Condominium and Cooperative Law in Virginia
Co-ops and condo communities are types of "common interest communities."
These residential communities are composed of a single piece of land, occupied by one or more buildings, each of which contains more than one housing unit. The units are owned or leased by the people who live in them, but the buildings themselves, and the land they sit on, are owned either collectively by the residents, or by some third party. The residents are responsible for the upkeep of the buildings and the common areas of the property (walkways, lawns, swimming pools, etc.). To that end, they usually pay a periodic fee to cover maintenance.
Simply looking at the outside (or inside, for that matter) of a condo or cooperative community, you likely can't tell which it is.
This is because there are no physical characteristics that can clearly distinguish one from the other. The basic difference lies in the legal ownership arrangement. In a condominium community, the units are actually owned by the residents. The residents also collectively own the common areas, holding joint title to it. In a cooperative community, the buildings and land which make up the houses are owned by a single entity, and the individual units are often rented rather than owned by the residents.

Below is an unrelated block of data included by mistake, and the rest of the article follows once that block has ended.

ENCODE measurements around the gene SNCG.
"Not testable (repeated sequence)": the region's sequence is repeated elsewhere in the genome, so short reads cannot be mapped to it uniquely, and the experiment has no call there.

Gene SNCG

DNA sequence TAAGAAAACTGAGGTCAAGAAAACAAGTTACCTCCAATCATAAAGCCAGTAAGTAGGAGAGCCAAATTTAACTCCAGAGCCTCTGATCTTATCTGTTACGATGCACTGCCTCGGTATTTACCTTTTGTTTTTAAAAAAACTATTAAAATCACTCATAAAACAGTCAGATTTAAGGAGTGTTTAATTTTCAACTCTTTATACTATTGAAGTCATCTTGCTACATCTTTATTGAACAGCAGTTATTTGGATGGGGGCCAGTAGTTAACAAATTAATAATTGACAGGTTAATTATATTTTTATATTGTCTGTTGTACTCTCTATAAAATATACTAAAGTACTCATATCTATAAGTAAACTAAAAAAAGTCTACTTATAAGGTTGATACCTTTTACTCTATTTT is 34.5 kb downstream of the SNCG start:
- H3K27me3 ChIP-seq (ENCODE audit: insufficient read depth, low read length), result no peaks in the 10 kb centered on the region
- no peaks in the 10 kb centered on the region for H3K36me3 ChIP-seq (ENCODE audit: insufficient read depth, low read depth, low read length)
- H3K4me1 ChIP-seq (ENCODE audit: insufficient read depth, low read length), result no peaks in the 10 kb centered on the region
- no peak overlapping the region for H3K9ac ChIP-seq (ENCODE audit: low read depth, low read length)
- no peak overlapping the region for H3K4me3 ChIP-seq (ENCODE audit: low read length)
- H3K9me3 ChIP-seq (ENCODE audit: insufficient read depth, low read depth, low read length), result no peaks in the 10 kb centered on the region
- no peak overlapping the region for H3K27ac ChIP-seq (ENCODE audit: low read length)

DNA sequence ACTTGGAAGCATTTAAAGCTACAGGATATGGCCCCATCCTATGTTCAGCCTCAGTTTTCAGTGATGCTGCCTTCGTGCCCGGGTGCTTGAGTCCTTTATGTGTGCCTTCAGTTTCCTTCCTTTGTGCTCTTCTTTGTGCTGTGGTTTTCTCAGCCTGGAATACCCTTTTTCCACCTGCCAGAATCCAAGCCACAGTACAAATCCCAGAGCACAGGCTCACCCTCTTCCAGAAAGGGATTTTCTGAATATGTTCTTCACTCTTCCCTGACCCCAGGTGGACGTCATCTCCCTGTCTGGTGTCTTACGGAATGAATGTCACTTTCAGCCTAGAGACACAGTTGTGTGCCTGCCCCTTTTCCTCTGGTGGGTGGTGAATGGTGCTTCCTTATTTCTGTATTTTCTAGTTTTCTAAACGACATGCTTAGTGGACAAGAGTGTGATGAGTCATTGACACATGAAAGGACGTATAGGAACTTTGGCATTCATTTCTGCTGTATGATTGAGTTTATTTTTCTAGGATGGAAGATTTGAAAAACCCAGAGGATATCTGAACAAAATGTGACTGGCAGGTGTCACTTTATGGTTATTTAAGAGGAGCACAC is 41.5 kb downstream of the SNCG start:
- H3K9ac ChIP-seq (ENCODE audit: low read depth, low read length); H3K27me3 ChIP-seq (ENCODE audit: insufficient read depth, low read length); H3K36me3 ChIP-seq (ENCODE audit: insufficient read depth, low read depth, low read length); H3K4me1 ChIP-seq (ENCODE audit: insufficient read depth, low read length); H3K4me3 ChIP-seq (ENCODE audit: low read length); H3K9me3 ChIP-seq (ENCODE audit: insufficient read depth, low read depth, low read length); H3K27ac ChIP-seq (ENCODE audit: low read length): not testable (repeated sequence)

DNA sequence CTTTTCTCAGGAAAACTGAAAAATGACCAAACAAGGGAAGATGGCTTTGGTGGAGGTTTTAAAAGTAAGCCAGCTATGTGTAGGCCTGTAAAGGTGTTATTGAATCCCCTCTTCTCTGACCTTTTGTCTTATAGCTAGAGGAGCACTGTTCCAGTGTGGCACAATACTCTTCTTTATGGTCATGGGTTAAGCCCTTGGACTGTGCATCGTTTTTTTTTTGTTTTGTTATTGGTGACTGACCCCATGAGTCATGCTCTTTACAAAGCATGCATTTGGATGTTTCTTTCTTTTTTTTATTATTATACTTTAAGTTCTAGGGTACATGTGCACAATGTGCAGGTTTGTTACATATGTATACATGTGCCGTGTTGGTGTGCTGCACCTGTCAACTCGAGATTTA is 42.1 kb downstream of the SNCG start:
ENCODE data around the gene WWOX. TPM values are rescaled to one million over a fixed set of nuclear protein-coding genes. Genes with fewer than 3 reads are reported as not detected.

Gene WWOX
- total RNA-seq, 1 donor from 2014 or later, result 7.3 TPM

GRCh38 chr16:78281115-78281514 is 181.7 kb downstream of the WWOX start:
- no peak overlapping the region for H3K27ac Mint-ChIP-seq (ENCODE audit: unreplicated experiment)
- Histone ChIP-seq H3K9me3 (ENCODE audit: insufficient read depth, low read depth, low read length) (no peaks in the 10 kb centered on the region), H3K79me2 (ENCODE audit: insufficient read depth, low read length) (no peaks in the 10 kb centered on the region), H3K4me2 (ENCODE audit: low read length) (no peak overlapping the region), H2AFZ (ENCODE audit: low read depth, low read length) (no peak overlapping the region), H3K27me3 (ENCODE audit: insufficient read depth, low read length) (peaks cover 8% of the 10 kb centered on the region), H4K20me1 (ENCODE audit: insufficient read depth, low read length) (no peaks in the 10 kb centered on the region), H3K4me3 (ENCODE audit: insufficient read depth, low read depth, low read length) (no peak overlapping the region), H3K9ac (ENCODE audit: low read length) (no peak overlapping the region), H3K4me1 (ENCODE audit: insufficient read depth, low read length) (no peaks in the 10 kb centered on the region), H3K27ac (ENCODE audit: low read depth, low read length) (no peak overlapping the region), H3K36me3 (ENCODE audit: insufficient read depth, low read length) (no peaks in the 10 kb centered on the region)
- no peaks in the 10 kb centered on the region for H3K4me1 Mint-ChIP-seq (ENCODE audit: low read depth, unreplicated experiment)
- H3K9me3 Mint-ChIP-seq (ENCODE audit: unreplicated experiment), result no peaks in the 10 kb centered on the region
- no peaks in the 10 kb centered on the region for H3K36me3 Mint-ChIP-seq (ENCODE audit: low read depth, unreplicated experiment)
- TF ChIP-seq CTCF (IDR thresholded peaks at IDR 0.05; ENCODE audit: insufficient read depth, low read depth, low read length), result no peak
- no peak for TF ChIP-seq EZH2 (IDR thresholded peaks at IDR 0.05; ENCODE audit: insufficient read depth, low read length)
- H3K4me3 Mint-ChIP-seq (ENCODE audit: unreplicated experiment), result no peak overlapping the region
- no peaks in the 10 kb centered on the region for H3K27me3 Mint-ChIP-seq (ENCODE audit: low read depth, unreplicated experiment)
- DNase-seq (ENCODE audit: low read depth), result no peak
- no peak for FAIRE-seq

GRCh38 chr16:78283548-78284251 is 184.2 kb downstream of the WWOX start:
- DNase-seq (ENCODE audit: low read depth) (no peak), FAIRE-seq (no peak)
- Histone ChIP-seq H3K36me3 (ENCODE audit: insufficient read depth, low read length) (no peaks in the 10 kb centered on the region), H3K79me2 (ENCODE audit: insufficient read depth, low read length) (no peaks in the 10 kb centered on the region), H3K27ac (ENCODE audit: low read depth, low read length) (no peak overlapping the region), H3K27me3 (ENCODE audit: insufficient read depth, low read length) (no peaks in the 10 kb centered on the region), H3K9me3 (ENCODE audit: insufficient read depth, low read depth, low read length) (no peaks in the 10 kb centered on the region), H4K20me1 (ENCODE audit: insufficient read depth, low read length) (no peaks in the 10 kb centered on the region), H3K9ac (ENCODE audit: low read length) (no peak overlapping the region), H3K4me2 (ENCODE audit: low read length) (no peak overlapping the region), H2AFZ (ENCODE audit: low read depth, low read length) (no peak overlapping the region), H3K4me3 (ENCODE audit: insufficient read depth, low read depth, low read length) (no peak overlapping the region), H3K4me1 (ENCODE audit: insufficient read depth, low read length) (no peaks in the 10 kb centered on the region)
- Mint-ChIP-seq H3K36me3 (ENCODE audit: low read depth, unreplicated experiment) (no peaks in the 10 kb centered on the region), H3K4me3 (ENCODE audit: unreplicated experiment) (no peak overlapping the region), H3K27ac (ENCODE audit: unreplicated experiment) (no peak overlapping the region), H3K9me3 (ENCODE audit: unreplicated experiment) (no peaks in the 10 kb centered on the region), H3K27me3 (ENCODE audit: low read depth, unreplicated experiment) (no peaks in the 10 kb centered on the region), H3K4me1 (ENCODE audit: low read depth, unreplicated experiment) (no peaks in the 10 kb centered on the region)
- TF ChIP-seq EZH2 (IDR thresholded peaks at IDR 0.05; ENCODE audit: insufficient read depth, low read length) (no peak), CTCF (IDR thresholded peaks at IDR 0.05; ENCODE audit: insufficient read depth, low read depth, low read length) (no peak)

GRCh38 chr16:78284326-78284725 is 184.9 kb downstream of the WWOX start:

Laws and Regulations Concerning Common Interest Communities in Falls Church, Virginia
While there are a lot of Falls Church, Virginia laws that will affect the residents and owners of condominium and cooperative communities, there are few that are actually specific to such communities. Instead, they are mostly governed by laws of more general application, such as contract law, zoning laws, and landlord/tenant law.
The daily lives of residents, and what they are and aren't allowed to do in their residences, will be far more heavily impacted by rules and regulations that the homeowner's association, or the owner of the land, has imposed.
The manager or owner of the land on which your residence is located will probably have a lot of rules concerning what can and cannot be done in and near the houses. These rules usually mandate cleanliness, keeping noise to a minimum, and regulate the presence of pets.
This power, however, has limits. There are some rules which landowners cannot impose. Most obviously, they can't bar people from renting or buying units based on their race, religion, or national origin in Falls Church, Virginia. This conduct is illegal under state and federal law, and can result in severe civil penalties.
Can a Falls Church, Virginia Attorney Help?
If you have a problem with your landlord, your community association, or a neighbor (which the landlord is unwilling or unable to address), an experienced real estate attorney in Falls Church, Virginia will be able to help.